My advice for other runners this year is that dropping out will cross your mind in a 100-mile foot race. Anticipate this thought and have a plan. This year finishing the race is more important to me and the fact that I have endured more hardships in my life will hopefully better prepare me for the suffering to come in the 2014 LT100.
What’s your training strategy this year? Are you doing anything different than you did in 2012? How are you feeling so far this year (it’s early, but it sounds like you’ve done a few long-distance events already)?
In 2012 I spent long days running or hiking in the mountains three or four days a week. This year, with a newborn baby, I hammer as hard as possible for relatively short, rushed sessions. I train for an hour a day now instead of all day. The good thing about this is that I am faster than ever. My endurance is pretty good too. I have done two marathons and a 50km trail race since being cleared to run by my surgeon last August. This winter I am incorporating skate skiing to help stay injury free.
What’s your favorite spot to train, or your favorite route?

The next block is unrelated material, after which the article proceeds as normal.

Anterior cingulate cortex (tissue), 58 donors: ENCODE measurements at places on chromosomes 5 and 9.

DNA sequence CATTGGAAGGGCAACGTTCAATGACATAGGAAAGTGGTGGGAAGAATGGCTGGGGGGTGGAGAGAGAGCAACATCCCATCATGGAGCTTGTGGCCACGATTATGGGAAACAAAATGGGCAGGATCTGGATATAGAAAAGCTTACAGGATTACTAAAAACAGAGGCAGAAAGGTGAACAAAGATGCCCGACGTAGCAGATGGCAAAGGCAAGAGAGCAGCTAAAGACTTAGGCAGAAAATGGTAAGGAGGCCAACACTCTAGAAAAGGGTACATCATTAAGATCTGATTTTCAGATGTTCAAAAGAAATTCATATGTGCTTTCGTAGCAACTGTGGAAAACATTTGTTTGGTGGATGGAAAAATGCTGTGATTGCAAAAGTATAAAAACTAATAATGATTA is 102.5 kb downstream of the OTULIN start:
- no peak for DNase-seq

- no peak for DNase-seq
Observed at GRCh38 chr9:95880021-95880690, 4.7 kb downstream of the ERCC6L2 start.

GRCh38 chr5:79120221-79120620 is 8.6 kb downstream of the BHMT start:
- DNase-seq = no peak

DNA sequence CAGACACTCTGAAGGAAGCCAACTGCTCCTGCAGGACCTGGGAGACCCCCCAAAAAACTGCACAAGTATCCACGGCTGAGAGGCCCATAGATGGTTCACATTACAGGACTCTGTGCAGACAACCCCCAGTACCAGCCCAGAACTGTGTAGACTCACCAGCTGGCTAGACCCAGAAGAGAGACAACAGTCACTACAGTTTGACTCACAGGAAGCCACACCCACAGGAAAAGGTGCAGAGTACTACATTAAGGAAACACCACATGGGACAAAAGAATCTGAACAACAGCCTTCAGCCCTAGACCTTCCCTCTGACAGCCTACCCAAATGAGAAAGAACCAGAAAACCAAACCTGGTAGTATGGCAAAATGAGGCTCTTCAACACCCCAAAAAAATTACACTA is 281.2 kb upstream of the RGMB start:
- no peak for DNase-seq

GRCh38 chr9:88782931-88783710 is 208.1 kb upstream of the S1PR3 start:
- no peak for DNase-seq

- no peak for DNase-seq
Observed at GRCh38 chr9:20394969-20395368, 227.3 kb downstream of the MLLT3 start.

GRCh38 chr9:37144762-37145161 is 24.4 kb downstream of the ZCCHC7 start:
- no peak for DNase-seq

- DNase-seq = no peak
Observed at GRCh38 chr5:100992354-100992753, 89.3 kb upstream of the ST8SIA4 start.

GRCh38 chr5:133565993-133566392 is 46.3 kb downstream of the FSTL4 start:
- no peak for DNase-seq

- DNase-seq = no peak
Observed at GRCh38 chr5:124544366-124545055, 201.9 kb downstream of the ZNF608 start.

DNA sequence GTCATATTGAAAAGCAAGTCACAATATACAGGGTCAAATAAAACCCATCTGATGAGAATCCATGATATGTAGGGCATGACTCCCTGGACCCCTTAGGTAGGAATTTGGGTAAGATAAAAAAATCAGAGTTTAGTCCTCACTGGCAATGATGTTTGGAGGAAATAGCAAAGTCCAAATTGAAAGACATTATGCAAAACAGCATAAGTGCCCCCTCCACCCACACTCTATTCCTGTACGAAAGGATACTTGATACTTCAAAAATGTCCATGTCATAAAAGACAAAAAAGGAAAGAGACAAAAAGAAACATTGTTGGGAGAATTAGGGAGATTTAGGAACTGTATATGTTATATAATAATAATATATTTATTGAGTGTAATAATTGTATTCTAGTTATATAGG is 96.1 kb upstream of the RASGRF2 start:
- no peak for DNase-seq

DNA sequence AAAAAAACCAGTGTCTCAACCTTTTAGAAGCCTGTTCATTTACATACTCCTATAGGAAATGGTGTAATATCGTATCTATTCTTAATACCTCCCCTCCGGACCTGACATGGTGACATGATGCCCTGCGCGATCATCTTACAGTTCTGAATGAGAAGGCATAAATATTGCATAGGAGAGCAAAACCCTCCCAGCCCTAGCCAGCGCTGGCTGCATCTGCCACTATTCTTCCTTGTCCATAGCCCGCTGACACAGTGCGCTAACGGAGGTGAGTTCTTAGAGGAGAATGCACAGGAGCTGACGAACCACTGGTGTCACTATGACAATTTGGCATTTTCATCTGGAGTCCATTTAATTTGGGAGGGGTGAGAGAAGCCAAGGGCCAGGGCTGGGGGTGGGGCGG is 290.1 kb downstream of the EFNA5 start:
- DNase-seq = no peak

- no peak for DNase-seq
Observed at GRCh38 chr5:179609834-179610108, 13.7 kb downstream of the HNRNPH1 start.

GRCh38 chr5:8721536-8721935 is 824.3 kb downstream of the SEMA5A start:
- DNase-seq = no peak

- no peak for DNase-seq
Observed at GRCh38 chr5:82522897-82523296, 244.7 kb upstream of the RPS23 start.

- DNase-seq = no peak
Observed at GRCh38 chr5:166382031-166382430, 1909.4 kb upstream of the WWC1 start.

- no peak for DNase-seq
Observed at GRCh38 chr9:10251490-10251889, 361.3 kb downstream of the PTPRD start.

My favorite places to train are Mt. Evans, Grays and Torreys, St Mary’s Alice, Indian Peaks, Summit County and many others [here in Colorado]. One of my favorite routes is a loop from Mt. Evans, Echo Lake trailhead:
On race day, will you approach the race differently than you did in 2012?
Yes, I will watch my footing more closely around Turquoise Lake and be wearing a brighter headlamp so I don’t roll my ankles on the roots. I will pay closer attention to overexerting myself early in the race until I am up and over Hope Pass the second time. I will be psychologically prepared to walk some of the asphalt into Fish Hatchery inbound.
You recently had another life-altering experience: becoming a dad. Has that affected your training? How has it changed your perspective on life, running, etc.?
We had a baby girl last June and it has had a huge affect on my training. I go to bed really early so no matter how many times she gets up during the night or if she gets up really early to play, I have still managed some amount of good rest. My perspective on time has changed drastically since becoming a father and the back-to-back long days in the mountains are over for now. Running is still a priority and I find creative ways to incorporate it in my life, such as running to commute to work and taking advantage of the treadmill at home when she goes down for naps. I also love putting miles on the baby jogger.
Anything else you’d like to add?
If you are recovering from an injury, there is a lot of discouraging stuff online. Just remember that the people who recover well from major injuries are not the ones writing in an injury forum on a website. The people who recover have generally moved on and are out being active so their voices get lost. Please contact me if you are an athlete recovering from a spinal fusion.